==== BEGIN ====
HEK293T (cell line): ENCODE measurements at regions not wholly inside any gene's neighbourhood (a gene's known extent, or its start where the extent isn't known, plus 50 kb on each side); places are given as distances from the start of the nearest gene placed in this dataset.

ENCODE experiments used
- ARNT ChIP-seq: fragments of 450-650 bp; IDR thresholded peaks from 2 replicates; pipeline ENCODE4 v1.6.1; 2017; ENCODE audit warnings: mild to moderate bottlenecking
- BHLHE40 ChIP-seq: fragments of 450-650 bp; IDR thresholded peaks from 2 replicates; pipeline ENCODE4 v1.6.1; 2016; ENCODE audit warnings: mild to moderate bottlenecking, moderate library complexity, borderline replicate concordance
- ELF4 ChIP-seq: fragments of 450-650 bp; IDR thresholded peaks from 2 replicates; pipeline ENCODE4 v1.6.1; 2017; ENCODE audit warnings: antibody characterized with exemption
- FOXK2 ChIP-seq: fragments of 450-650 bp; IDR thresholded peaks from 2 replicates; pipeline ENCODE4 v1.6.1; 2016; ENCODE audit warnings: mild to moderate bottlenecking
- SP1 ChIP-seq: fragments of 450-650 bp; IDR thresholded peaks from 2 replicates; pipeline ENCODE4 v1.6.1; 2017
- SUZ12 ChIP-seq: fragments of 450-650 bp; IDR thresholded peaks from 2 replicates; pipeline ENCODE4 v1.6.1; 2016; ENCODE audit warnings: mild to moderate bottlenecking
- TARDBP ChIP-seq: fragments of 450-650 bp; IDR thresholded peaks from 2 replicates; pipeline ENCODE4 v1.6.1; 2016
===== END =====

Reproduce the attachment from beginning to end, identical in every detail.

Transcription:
HEK293T (cell line): ENCODE measurements at regions not wholly inside any gene's neighbourhood (a gene's known extent, or its start where the extent isn't known, plus 50 kb on each side); places are given as distances from the start of the nearest gene placed in this dataset.

ENCODE experiments used
- ARNT ChIP-seq: fragments of 450-650 bp; IDR thresholded peaks from 2 replicates; pipeline ENCODE4 v1.6.1; 2017; ENCODE audit warnings: mild to moderate bottlenecking
- BHLHE40 ChIP-seq: fragments of 450-650 bp; IDR thresholded peaks from 2 replicates; pipeline ENCODE4 v1.6.1; 2016; ENCODE audit warnings: mild to moderate bottlenecking, moderate library complexity, borderline replicate concordance
- ELF4 ChIP-seq: fragments of 450-650 bp; IDR thresholded peaks from 2 replicates; pipeline ENCODE4 v1.6.1; 2017; ENCODE audit warnings: antibody characterized with exemption
- FOXK2 ChIP-seq: fragments of 450-650 bp; IDR thresholded peaks from 2 replicates; pipeline ENCODE4 v1.6.1; 2016; ENCODE audit warnings: mild to moderate bottlenecking
- SP1 ChIP-seq: fragments of 450-650 bp; IDR thresholded peaks from 2 replicates; pipeline ENCODE4 v1.6.1; 2017
- SUZ12 ChIP-seq: fragments of 450-650 bp; IDR thresholded peaks from 2 replicates; pipeline ENCODE4 v1.6.1; 2016; ENCODE audit warnings: mild to moderate bottlenecking
- TARDBP ChIP-seq: fragments of 450-650 bp; IDR thresholded peaks from 2 replicates; pipeline ENCODE4 v1.6.1; 2016